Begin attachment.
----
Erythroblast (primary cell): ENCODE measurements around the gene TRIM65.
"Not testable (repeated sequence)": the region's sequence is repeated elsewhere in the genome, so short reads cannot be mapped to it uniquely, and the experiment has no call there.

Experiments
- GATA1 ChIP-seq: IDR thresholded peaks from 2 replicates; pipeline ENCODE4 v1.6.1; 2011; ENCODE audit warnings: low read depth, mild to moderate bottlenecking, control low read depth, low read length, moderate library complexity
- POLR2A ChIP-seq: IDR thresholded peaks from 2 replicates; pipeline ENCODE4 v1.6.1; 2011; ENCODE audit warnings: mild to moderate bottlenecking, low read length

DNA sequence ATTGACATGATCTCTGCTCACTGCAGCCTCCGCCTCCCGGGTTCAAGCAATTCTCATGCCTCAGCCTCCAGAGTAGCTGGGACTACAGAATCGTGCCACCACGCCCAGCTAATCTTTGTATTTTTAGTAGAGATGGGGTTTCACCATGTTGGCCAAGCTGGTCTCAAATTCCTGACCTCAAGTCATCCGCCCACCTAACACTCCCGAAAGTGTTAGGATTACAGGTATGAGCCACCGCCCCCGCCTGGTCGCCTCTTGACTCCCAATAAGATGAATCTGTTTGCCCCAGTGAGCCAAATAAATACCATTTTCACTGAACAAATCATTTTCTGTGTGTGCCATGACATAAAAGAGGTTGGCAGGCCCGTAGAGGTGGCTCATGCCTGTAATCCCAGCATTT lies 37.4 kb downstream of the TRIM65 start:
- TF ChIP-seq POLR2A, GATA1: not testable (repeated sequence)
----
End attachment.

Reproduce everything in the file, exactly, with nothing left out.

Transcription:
Erythroblast (primary cell): ENCODE measurements around the gene TRIM65.
"Not testable (repeated sequence)": the region's sequence is repeated elsewhere in the genome, so short reads cannot be mapped to it uniquely, and the experiment has no call there.

Experiments
- GATA1 ChIP-seq: IDR thresholded peaks from 2 replicates; pipeline ENCODE4 v1.6.1; 2011; ENCODE audit warnings: low read depth, mild to moderate bottlenecking, control low read depth, low read length, moderate library complexity
- POLR2A ChIP-seq: IDR thresholded peaks from 2 replicates; pipeline ENCODE4 v1.6.1; 2011; ENCODE audit warnings: mild to moderate bottlenecking, low read length

DNA sequence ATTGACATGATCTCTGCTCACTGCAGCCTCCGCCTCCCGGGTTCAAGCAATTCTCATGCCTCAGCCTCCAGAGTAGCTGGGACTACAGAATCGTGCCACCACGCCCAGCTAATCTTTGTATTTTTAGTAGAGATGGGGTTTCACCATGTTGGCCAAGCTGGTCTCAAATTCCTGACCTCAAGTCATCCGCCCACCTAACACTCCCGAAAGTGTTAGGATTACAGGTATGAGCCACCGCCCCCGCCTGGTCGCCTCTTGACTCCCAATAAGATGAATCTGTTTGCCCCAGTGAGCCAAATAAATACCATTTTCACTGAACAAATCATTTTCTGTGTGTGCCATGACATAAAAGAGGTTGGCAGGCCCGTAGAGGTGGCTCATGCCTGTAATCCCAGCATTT lies 37.4 kb downstream of the TRIM65 start:
- TF ChIP-seq POLR2A, GATA1: not testable (repeated sequence)